The Present and the Future: How Iceland is Working Toward Evidence-Based Policymaking to Restore and Sustain Healthy Rangeland Ecosystems

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Bryndís Marteinsdóttir, Þórunn Wolfram Pétursdóttir

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For the last decades, ecosystem restoration of severely degraded rangelands and improved rangeland management have been official environmental and agricultural policy tasks of the Icelandic government. Several new agri-environmental programs and projects have been established since 1990, with the aim of maintaining and improving the ecological condition of rangeland ecosystem and to facilitate behavioural changes among sheep farmers to ensure sustainable rangeland management. Nevertheless, a recent study showed that these had not succeeded and that the current governance system for rangeland management was structurally limited, and not designed to maintain and improve the ecological condition of rangelands’ ecosystems. In 2017, a nationwide ecosystem condition monitoring program was established by the government and sheep farmers. The aim of the program is to generate data that can be used to secure sustainable land management. The monitoring process is multilevel with scientists, land users and public participating. The first results from this program were published in 2020. They indicated that only 26% of Iceland consists of productive and stable vegetation and soils, while around 62% of its surface is used for sheep grazing. The monitoring is expected to provide results that can be applied directly into evidence-based policymaking, securing that future land management will be based on ecosystem condition and ecological capacity. However, to facilitate that, the related social-ecological system (SES) needs to be strengthened. In this talk we will discuss the existing bottlenecks within the SES and potential leverages for strengthening the SES towards improved land management practices.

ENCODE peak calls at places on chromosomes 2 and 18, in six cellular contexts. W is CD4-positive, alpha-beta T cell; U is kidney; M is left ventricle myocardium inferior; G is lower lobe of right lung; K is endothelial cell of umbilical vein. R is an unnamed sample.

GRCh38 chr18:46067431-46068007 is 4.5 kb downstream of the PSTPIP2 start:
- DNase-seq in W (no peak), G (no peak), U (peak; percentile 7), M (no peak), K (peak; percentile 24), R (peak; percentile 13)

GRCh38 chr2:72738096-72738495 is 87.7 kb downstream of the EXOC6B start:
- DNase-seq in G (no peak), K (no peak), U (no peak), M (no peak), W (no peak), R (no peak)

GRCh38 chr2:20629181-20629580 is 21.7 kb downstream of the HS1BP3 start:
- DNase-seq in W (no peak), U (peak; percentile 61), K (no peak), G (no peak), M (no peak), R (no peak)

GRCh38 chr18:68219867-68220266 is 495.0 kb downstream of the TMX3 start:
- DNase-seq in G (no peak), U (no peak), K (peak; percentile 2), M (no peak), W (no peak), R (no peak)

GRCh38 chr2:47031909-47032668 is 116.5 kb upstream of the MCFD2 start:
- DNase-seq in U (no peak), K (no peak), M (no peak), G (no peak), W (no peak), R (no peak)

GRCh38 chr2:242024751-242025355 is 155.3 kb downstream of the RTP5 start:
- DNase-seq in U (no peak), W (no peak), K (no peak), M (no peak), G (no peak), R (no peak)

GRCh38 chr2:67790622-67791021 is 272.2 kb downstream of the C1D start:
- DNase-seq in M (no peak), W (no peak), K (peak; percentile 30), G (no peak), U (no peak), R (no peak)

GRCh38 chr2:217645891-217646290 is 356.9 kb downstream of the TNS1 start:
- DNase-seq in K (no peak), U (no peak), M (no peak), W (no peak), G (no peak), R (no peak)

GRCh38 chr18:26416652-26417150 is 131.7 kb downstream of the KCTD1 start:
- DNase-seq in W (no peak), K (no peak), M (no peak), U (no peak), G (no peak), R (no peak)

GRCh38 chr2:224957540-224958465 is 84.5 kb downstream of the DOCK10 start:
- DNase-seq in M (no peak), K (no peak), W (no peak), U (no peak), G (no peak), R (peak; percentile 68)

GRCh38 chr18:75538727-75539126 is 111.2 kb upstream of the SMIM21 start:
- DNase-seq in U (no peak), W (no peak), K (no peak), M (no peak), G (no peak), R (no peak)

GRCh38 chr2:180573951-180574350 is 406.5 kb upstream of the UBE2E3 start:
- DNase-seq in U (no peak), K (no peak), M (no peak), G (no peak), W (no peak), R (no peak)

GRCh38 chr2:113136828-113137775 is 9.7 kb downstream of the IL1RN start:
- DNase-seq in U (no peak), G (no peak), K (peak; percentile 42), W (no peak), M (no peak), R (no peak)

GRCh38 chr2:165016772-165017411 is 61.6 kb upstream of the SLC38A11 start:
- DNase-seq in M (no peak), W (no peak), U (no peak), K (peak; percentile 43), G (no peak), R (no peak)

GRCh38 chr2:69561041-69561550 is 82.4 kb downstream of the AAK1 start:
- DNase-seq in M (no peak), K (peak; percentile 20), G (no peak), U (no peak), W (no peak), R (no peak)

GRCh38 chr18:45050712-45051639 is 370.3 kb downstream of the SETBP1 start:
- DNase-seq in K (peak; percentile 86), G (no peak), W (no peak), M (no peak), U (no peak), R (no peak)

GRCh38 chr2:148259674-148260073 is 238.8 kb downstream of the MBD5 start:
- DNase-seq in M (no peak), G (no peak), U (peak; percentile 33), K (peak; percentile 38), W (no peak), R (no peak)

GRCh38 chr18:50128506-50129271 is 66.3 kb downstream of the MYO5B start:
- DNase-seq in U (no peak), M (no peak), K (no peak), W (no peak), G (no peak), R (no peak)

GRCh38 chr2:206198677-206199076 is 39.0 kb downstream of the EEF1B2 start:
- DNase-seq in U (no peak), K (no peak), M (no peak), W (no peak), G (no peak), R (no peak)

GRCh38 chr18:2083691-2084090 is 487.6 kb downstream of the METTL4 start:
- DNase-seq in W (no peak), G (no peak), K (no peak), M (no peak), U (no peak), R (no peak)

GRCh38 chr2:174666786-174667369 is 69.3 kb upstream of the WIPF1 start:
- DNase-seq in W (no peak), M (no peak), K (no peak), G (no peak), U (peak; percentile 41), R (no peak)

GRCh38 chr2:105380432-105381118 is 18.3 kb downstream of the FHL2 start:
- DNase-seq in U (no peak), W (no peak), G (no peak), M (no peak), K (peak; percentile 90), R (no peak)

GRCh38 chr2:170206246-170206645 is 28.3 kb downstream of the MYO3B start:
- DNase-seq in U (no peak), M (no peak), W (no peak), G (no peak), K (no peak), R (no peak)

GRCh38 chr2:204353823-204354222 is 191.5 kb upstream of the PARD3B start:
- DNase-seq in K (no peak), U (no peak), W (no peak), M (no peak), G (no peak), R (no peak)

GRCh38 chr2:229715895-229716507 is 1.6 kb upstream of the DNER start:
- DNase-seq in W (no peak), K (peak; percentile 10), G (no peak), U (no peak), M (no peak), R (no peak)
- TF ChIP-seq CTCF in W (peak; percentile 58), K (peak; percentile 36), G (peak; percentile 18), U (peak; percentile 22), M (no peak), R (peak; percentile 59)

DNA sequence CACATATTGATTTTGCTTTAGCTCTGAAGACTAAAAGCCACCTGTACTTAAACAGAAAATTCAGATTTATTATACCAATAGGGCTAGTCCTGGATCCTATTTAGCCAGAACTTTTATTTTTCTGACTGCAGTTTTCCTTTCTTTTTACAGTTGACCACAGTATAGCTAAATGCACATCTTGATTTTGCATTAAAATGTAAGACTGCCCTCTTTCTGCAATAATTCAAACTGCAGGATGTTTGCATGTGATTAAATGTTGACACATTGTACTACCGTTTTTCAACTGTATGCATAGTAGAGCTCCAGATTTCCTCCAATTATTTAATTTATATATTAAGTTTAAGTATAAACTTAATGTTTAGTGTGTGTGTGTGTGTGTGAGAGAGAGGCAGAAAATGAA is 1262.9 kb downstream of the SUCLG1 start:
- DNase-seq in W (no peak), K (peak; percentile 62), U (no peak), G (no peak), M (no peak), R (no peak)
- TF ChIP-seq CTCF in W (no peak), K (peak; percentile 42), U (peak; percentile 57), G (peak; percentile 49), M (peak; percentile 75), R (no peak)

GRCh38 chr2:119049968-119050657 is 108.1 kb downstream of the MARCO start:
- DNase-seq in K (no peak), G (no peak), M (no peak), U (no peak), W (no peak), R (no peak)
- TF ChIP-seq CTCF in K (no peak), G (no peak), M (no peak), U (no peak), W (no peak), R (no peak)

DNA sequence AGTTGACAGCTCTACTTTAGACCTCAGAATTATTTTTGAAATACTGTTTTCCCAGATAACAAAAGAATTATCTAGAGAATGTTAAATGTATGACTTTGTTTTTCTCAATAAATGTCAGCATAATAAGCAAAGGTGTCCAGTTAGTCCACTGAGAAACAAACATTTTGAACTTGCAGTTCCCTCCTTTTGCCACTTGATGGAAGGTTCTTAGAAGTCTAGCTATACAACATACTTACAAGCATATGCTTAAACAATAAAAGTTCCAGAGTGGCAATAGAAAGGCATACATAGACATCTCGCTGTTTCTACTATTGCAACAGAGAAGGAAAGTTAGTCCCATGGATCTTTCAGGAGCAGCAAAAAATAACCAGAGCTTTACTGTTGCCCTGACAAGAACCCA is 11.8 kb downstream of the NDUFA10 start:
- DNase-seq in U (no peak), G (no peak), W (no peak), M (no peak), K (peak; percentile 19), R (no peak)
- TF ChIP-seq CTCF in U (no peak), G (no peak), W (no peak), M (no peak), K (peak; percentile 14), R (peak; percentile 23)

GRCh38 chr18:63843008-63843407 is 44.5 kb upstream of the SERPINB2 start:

Resource Type:
Conference Presentation, SER2021

Pre-approved for CECs under SER's CERP program